Dan Dan - 1 year ago 106
Python Question

Python's use of __new__ and __init__?

I'm just trying to streamline one of my classes and have introduced some functionality in the same style as the flyweight design pattern.

However, I'm a bit confused as to why

is always called after
. I wasn't expecting this. Can anyone tell me why this is happening and how I implement this functionality otherwise? (apart from putting the implementation into the
which feels quite hacky).

Here's an example:

class A(object):
_dict = dict()

def __new__(cls):
if 'key' in A._dict:
print "EXISTS"
return A._dict['key']
print "NEW"
return super(A, cls).__new__(cls)

def __init__(self):
print "INIT"
A._dict['key'] = self
print ""

a1 = A()
a2 = A()
a3 = A()






Answer Source

Use __new__ when you need to control the creation of a new instance. Use __init__ when you need to control initialization of a new instance.

__new__ is the first step of instance creation. It's called first, and is responsible for returning a new instance of your class. In contrast, __init__ doesn't return anything; it's only responsible for initializing the instance after it's been created.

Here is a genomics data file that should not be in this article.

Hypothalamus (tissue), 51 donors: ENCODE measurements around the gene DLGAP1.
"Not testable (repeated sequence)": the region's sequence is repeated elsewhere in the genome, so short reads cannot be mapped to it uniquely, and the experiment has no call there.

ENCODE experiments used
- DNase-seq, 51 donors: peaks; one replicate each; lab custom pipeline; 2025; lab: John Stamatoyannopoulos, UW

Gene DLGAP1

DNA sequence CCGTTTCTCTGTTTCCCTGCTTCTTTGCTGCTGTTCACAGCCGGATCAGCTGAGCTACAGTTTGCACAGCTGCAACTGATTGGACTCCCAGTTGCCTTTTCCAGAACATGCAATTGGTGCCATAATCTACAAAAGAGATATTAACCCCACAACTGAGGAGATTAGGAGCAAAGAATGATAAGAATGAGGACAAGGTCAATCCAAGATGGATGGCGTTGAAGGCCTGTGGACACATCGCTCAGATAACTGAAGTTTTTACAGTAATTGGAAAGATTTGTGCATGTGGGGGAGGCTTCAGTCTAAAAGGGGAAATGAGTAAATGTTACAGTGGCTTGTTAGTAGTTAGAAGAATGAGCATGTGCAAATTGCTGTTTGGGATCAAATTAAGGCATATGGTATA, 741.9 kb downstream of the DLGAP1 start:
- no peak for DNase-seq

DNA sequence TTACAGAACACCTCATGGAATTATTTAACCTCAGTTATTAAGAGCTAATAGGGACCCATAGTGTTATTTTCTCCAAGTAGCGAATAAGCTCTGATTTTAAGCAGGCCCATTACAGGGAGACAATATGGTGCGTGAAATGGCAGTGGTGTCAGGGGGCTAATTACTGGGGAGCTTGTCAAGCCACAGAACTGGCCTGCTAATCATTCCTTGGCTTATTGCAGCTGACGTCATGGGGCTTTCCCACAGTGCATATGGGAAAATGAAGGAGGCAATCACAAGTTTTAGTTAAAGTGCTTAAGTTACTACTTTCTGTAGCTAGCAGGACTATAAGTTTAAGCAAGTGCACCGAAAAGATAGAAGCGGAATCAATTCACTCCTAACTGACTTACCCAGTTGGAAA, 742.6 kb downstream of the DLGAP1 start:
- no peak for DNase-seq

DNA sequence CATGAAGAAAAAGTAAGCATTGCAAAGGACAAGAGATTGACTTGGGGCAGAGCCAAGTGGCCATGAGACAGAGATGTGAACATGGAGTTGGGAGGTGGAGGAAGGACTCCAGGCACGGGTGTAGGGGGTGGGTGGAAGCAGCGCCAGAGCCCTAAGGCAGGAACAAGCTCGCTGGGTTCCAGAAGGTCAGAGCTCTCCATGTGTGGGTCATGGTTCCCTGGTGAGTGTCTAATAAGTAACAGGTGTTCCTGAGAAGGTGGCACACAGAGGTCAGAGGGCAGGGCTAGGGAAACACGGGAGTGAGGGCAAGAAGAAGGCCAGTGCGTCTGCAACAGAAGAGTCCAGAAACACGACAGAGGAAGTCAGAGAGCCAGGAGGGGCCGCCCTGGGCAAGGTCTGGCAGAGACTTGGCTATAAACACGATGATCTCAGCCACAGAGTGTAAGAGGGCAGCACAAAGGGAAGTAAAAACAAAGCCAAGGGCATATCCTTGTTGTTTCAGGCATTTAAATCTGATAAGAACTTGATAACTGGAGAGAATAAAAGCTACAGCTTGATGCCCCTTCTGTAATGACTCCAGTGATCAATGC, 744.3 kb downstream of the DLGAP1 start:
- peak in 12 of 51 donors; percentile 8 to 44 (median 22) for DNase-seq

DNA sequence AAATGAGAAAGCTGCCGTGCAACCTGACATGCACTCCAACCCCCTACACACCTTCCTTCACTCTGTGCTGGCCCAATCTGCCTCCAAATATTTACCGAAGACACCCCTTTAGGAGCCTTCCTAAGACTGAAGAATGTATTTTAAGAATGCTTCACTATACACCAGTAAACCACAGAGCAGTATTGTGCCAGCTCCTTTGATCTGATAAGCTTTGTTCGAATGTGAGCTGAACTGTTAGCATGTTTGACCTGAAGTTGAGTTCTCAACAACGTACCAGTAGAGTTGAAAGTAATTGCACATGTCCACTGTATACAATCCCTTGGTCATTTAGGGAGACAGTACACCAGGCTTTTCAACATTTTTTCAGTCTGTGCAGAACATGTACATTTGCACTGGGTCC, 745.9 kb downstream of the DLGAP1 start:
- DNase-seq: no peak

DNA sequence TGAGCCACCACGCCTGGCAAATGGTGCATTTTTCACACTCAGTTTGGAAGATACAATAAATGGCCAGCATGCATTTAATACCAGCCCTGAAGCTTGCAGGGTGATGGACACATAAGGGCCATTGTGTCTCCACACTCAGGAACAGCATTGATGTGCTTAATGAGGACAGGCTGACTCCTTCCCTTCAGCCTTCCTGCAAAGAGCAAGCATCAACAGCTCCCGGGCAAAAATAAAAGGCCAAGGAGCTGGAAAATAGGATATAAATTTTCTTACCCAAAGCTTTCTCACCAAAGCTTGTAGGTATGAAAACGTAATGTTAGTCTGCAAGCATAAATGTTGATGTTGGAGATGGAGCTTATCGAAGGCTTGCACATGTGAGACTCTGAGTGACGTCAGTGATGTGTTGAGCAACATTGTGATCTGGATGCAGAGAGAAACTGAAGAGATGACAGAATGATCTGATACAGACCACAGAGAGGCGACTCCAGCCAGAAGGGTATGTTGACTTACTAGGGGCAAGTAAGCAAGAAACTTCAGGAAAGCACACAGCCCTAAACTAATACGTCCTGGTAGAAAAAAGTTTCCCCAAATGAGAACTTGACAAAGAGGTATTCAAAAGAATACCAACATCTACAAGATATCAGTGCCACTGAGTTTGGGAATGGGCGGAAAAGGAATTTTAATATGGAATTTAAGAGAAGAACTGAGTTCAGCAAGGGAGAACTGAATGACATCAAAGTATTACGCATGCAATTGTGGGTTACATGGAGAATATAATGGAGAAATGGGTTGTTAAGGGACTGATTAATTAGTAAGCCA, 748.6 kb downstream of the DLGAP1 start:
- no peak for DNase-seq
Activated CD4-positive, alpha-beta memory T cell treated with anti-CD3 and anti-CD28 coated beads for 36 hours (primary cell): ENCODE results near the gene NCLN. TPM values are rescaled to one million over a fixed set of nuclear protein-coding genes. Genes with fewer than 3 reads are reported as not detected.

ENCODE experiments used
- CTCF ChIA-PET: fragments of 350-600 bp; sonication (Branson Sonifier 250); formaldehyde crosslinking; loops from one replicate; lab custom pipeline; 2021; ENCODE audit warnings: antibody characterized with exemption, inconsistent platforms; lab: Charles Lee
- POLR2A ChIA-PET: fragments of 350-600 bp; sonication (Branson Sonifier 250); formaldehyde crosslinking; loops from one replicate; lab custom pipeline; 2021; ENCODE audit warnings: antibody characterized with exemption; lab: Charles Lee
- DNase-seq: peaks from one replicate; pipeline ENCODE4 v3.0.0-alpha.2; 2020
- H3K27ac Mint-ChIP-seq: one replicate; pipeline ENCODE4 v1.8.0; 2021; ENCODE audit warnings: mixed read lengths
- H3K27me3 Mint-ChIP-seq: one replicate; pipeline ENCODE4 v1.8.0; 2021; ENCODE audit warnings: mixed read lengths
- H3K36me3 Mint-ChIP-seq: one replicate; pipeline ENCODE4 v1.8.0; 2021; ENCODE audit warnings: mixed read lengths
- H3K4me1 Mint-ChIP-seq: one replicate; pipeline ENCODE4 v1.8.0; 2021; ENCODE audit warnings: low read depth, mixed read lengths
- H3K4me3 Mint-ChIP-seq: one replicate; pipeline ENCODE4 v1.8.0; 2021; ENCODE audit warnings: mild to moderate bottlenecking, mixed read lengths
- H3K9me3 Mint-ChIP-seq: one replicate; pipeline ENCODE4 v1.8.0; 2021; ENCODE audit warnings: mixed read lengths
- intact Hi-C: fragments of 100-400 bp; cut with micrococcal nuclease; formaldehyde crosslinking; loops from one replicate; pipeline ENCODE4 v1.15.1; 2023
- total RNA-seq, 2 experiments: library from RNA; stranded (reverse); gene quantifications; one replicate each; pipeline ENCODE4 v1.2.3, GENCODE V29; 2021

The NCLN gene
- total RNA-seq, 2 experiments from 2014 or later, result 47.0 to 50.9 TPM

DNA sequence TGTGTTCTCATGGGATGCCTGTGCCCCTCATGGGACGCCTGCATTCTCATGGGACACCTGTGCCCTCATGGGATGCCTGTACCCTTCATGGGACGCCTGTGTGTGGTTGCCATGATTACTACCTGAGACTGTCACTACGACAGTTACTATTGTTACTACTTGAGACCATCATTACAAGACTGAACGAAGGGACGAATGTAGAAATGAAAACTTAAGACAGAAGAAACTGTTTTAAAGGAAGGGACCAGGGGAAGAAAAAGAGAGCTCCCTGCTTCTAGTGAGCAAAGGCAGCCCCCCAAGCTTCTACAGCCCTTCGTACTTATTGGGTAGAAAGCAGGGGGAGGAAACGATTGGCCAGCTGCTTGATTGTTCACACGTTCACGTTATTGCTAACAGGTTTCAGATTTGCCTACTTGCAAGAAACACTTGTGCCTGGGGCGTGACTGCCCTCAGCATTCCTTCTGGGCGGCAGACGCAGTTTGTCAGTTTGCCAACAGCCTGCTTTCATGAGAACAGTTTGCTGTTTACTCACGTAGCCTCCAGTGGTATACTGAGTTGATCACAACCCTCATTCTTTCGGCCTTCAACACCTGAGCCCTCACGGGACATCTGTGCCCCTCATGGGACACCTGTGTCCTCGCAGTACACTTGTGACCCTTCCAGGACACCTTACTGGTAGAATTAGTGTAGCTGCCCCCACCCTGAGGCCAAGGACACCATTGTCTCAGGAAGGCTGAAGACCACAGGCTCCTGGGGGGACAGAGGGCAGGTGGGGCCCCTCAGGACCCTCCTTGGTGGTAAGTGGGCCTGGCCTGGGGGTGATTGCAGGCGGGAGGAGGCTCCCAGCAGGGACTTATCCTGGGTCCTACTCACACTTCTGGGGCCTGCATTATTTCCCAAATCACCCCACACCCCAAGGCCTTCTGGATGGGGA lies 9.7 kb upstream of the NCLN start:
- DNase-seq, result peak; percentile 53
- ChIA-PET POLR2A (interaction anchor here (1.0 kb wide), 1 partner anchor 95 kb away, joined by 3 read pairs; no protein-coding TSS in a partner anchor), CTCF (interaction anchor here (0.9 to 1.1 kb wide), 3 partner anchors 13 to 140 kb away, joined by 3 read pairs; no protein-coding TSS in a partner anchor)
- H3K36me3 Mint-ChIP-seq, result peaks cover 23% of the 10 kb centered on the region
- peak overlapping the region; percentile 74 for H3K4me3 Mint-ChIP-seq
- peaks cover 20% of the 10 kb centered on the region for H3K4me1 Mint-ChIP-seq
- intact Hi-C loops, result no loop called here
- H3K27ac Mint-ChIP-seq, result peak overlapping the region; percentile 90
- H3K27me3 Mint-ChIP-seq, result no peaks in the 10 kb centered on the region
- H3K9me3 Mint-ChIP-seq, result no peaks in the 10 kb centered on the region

In general, you shouldn't need to override __new__ unless you're subclassing an immutable type like str, int, unicode or tuple.

From: http://mail.python.org/pipermail/tutor/2008-April/061426.html

You should consider that what you are trying to do is usually done with a Factory and that's the best way to do it. Using __new__ is not a good clean solution so please consider the usage of a factory. Here you have a good factory example.

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